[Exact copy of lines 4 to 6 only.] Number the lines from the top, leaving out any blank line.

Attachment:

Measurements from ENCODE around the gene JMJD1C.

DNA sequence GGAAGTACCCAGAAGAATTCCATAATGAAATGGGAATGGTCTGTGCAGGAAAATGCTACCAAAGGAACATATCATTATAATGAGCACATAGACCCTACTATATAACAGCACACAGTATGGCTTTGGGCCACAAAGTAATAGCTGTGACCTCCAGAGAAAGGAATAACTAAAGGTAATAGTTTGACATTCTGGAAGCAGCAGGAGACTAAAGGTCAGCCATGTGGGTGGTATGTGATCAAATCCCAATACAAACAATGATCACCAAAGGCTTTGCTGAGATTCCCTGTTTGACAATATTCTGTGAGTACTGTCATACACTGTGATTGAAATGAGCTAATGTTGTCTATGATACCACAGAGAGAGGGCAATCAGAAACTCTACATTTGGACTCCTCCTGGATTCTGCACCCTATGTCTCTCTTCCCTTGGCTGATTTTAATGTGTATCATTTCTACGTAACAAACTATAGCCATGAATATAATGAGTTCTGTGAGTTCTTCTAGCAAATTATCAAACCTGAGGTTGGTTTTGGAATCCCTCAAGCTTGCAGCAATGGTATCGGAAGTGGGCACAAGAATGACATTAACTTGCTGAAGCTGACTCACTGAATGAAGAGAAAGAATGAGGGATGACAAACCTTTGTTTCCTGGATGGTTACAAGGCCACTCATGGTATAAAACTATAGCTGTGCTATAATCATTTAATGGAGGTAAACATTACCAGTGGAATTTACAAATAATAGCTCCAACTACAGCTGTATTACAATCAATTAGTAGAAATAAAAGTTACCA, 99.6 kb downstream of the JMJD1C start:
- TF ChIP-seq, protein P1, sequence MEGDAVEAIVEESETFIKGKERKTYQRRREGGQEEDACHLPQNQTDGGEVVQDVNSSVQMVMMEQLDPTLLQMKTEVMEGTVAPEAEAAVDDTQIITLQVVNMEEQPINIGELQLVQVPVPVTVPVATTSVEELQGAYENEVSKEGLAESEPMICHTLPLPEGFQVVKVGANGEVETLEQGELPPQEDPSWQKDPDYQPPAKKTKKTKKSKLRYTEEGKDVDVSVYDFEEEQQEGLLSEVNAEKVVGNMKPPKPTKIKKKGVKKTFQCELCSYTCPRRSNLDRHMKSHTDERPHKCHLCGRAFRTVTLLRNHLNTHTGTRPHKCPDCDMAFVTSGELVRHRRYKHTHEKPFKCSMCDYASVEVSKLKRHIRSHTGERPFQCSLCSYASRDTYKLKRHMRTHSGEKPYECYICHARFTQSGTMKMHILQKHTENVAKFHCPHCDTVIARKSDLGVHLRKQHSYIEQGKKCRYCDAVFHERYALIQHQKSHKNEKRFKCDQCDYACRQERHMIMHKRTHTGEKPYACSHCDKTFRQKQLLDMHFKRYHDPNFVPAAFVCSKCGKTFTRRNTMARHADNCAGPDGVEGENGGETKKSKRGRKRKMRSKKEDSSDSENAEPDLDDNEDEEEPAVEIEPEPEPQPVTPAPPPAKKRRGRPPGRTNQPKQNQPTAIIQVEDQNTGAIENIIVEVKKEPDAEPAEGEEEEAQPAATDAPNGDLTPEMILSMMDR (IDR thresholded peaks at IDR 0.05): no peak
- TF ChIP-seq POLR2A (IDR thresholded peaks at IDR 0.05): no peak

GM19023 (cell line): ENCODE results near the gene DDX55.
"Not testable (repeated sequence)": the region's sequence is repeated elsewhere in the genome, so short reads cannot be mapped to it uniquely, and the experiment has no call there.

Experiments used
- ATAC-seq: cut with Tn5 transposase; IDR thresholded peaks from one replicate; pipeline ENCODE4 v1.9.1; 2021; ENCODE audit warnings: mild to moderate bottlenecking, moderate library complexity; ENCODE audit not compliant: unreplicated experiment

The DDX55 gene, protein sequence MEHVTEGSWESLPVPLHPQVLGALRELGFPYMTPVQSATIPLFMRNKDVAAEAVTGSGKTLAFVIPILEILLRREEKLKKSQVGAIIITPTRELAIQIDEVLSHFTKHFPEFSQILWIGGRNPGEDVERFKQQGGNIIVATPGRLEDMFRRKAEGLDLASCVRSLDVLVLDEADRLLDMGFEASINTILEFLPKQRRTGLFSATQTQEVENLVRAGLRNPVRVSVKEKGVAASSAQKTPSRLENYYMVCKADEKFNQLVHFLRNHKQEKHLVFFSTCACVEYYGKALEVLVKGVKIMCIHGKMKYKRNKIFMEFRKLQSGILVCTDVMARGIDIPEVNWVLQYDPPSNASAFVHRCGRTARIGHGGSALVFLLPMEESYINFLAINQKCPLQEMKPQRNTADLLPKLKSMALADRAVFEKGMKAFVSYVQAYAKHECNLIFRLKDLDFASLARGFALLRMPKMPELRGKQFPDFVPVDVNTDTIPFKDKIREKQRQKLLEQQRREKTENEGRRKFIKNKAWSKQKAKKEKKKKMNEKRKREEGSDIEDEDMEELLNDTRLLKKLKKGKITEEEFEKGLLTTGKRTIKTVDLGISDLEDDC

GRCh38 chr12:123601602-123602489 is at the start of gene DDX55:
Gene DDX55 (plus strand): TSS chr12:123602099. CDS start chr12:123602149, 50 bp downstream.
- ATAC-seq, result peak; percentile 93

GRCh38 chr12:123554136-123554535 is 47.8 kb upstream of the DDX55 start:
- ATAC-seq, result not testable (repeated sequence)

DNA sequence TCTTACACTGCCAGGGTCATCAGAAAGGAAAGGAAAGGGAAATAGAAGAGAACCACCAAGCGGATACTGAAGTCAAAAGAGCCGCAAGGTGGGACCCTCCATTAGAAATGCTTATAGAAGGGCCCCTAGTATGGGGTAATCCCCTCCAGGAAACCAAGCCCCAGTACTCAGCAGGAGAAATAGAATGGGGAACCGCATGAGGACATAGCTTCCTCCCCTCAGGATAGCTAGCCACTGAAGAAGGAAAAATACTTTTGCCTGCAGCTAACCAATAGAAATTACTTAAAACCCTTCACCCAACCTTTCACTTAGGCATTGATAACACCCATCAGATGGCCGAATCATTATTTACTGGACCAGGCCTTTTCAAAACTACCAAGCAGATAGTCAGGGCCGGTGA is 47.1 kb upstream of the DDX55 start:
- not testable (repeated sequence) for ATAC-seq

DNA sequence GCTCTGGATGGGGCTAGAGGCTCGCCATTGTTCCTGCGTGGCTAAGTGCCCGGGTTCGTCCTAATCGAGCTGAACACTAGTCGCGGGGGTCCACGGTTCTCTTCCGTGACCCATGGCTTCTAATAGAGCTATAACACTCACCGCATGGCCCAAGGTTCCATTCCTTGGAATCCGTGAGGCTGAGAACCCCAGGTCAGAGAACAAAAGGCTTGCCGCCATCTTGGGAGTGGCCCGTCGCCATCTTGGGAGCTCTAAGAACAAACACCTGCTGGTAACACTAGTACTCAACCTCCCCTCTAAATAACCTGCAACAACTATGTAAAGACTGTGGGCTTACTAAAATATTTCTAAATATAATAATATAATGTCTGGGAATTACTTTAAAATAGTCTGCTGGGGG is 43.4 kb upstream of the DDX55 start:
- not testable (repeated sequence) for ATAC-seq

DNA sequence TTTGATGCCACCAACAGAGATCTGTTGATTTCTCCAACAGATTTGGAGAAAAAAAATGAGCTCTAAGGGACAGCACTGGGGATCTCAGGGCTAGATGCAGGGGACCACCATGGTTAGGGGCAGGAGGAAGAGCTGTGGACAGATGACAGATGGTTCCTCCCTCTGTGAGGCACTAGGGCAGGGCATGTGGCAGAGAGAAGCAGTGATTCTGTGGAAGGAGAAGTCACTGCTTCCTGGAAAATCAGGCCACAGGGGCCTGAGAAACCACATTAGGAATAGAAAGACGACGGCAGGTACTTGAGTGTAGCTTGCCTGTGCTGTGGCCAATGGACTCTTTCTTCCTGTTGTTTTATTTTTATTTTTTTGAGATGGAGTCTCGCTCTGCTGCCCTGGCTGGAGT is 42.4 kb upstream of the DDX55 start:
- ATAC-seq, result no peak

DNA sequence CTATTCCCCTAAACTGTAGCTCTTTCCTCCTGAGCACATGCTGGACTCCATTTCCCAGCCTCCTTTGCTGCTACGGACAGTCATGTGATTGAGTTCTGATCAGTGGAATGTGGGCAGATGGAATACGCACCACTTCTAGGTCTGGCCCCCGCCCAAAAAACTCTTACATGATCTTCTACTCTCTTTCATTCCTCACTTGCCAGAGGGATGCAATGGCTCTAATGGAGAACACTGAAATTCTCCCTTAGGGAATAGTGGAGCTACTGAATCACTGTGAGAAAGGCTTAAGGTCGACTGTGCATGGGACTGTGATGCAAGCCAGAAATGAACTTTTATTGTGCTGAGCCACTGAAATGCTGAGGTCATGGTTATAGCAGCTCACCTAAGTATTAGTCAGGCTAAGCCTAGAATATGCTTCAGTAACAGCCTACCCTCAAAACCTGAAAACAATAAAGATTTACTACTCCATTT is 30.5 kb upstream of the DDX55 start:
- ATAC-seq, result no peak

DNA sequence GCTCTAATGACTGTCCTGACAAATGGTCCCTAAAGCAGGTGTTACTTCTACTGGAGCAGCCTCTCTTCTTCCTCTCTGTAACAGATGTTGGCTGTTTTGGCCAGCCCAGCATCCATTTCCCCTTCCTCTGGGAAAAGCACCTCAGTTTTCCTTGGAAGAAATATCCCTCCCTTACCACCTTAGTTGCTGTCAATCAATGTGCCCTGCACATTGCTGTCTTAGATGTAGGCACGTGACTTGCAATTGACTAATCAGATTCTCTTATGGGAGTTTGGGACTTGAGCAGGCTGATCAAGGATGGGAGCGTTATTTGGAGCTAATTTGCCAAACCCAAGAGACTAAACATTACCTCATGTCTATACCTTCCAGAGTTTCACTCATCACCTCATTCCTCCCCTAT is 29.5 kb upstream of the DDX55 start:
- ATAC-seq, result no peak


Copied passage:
- TF ChIP-seq POLR2A (IDR thresholded peaks at IDR 0.05): no peak

GM19023 (cell line): ENCODE results near the gene DDX55.
"Not testable (repeated sequence)": the region's sequence is repeated elsewhere in the genome, so short reads cannot be mapped to it uniquely, and the experiment has no call there.